Brief of the Poem
The poet talks plainly to the lazy person. This is the bitter truth for the lazy when the poet says if you see a lazy child, call him a thief.
The mind of the poet is that laziness will result in stealing. Even, the bible says he who does not work should not eat
One of the habits of the lazy is frowning. The lazy man frowns when cock crows. He will want to have a night to sleep.
Another habit is that he eats what he finds because he is lazy. Everybody is expected to work so that there is something to eat. Faith without physical work is vain.
Men and women, having the opportunity of a happy life are workers and they will become more kindly and less persecuting and less inclined to view others with suspicion.
The taste for the war of hunger will die out of the house of diligent people partly because it will involve long and severe work for all.
The poet encourages and emphasizes diligence does not kill; work refusal is a disgrace. We have to be hard-working and diligent in life.
The poet concludes that laziness is the nation’s enemy. It ends people in slave labor and makes a man poor.
- What is the nation’s enemy?
- What is the name of a lazy child?
- The example of the first stanza is ________________
(a) quatrain (b) octave (c) sestet (d) septet
- The poet concludes that _________________ (a) we should be serious (b) we should be hardworking (c) we should be indolent (d) we should be playful
Knowledge Needed for the Analysis of Poems
Poetry as a piece of literary work, whether spoken or written, expresses and communicates thoughts, ideas, experiences, feelings,and emotions beautifully using imagery, rhythm, and sound. It is usually written in verse with lyrical effects.
To achieve the effect, a poet, chooses words that convey meanings through their sounds and that also create images in the readers’ mind. Poetry has music, rhythm, and rhyme.
That is words in a poem are arranged in lines, usually with a repeated rhythm, and sometimes with a rhyme in the end. The ideas in a poem are arranged into lines and stanzas.
To analyze a poem, a reader needs to understand how the poet uses words and sound devices to create images and to bring out his meaning. Thus, the following elements which give poetry its uniqueness in language and meaning will be treated.
The following are major forms of poetry: narrative poetry, satirical poetry, dramatic poetry, and lyrical poetry.
Features of poetry
- Poetry is written in verse, in the form of stanzas and lines.
- Poetry is metrical in the arrangement.
- It is usually lyrical.
- It makes use of figurative language.
- It expresses a thought, ideas, and experiences sometimes in a concise form.
Types of poetry
- Ballad: the word ‘ballad’ is out of current use. The poem derives from the village festival and is not often written but handed down orally from generation to generation, e.g. Ekun iyawo, Ijala Ode, etc.
- Epic: This poem narrates heroes and their deeds e, g Milton’s Paradise Lost, Soyinka’s guidance
- Elegy/Dirge: The poem of lamentation and a song of mourning and a sorrowful event such as the death of a bosom friend, Thomas Gray’s Elegy Written in a Country Churchyard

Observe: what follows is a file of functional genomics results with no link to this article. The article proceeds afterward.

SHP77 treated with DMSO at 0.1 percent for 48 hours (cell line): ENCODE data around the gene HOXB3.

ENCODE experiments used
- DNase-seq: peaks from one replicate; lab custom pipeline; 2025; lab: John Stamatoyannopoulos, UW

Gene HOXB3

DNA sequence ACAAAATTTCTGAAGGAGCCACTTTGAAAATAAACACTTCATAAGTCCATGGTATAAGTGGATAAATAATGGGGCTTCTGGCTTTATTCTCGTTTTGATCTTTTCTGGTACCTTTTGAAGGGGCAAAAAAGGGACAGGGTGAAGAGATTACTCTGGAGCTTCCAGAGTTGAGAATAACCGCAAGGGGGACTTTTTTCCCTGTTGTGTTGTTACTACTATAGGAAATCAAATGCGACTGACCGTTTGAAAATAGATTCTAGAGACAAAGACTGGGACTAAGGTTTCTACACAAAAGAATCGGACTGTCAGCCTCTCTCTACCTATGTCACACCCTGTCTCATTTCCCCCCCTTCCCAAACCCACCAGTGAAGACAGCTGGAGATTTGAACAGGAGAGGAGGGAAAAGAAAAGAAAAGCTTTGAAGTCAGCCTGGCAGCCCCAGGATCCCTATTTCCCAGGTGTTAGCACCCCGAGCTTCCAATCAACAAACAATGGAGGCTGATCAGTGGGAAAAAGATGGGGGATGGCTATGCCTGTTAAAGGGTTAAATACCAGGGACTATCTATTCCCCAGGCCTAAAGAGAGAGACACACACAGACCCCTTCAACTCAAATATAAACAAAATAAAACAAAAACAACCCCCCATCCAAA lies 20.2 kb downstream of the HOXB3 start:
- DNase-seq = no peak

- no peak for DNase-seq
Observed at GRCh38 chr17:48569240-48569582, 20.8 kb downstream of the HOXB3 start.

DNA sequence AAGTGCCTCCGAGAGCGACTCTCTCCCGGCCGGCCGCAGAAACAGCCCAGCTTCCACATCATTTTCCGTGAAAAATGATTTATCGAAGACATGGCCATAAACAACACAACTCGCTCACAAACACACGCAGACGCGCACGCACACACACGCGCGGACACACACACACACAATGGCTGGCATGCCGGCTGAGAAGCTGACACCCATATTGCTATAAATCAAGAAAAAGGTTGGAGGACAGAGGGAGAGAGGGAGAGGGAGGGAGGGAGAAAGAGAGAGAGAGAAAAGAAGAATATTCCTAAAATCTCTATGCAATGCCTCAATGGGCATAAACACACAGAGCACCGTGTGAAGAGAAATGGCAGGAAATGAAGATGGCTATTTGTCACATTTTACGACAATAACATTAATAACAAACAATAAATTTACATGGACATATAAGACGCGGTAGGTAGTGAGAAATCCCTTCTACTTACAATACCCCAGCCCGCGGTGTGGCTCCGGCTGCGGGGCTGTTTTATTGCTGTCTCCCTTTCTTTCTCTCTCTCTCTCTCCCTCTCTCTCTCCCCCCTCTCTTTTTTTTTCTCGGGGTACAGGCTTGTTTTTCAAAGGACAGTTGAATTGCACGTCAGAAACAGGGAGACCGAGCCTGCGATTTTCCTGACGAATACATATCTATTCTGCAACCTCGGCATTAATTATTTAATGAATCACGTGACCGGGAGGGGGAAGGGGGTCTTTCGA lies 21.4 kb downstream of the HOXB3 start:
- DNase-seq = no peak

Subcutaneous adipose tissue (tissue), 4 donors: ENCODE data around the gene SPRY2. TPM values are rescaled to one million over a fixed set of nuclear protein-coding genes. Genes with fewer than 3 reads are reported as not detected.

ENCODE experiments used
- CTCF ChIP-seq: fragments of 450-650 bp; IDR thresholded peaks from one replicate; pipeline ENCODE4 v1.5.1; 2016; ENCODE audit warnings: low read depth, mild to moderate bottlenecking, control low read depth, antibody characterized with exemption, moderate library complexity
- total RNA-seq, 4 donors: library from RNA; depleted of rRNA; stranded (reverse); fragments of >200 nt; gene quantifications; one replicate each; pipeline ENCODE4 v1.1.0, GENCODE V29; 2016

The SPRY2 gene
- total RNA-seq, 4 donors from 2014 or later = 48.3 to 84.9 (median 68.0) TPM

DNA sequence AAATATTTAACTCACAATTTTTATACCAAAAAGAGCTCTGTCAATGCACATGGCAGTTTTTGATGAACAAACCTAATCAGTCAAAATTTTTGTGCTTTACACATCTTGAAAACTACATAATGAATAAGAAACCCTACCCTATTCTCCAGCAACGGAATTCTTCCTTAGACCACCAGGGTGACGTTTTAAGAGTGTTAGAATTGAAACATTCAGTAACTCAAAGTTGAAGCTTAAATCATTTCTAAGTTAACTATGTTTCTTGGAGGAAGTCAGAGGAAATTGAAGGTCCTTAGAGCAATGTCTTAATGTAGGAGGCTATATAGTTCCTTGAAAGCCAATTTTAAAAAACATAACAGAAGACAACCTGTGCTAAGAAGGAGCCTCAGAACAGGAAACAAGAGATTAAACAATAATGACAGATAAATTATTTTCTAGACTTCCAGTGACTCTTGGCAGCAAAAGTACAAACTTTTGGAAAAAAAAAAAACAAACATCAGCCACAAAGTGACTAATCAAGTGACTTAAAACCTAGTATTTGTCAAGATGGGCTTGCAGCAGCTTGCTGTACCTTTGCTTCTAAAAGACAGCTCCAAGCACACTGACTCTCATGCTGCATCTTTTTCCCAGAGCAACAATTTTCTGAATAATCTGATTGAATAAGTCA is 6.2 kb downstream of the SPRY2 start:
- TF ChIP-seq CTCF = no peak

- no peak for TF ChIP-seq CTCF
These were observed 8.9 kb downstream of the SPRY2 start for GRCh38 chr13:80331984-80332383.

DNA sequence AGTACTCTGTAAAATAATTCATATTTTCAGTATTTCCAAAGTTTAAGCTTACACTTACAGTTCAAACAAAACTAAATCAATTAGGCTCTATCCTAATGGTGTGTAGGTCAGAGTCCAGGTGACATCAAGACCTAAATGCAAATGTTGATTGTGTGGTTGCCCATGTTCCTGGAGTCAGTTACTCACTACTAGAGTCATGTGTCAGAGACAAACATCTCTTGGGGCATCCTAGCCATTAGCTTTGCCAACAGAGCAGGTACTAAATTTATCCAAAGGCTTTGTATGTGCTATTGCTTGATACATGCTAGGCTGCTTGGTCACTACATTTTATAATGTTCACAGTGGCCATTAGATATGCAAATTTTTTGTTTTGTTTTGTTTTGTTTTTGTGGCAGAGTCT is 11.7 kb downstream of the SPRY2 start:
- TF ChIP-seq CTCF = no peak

- Lyric: A poem to be sung to the lyre. It is sung during the burial of the dead or the Marr ceremonies, e.g. J. P. Clarks Streamside Exchange
- Ode: An ode is a written or spoken poem addressing somebody or something to mark a special occasion.
- Pastoral poem: this poem celebrates the lives of the country and people.
- Narrative poem: This is a long poem that tells a story, e.g Samuel Coleridge’s The rhyme of the Ancient Mariner.
- Panegyrics/Eulogy: It is a praise poem dedicated to the glorification (praising) of the attributes or qualities of a person, an animal, a place or event, and can bject.
Tools to consider in analyzing poems
- Stanzas/Rhymes: This is the division in the formal pattern of person. It could be two, three or more lines. Rhyme is the exact correspondence in sound or word-ending, usually at the end of each poem. The arrangements of the stanzas should be considered. Learn how they are arranged below.
- A two-line stanza is known as a couplet
- A three-line stanza is known as a triplet
- A four-line stanza is known as quatrain
- A five-line stanza is known as a quintet
- A six-line stanza is known as a sestet
- A seven-line stanza is known as a septet
- An eight-line stanza is known as an octave
- Rhythm: This is a metrical movement determined between sounds and events.
- Tone/mood: These are feelings or state of mind of the poet. It is the frame of mind in which the poet was when composing his work.
- Atmosphere: This is the prevalent mood, feelings, and thoughts or actions of people in a poem.
- Enjambment: This is also known as (run-on-line). It occurs when the ideas in a line of verse move from one line to join tthat followed
- Imagery: It is the use of words to form mental pictures. A poet could use words to draw a picture of situations whose ordinary words cannot convey effectively.
- Metre: This is the arrangement of the stressed and unstressed syllables in a poem to give a particular rhythmic effect.
- The content of the poem: The content is the main body of the poem and you should understand the message and subject matter.
- The structure of the poem: the structure of the poem is to be considered, such as stanzas, verses and lines.
- Language and style of the poem: The style, figures of speech, nd theme are to be considered. The style is the way the language is structured. It is the manner the poem is done. The theme is the central idea and the dominating point of the poem. The figures of the speech are simile, metaphor, personification, hyperbole, irony, euphemism, etc.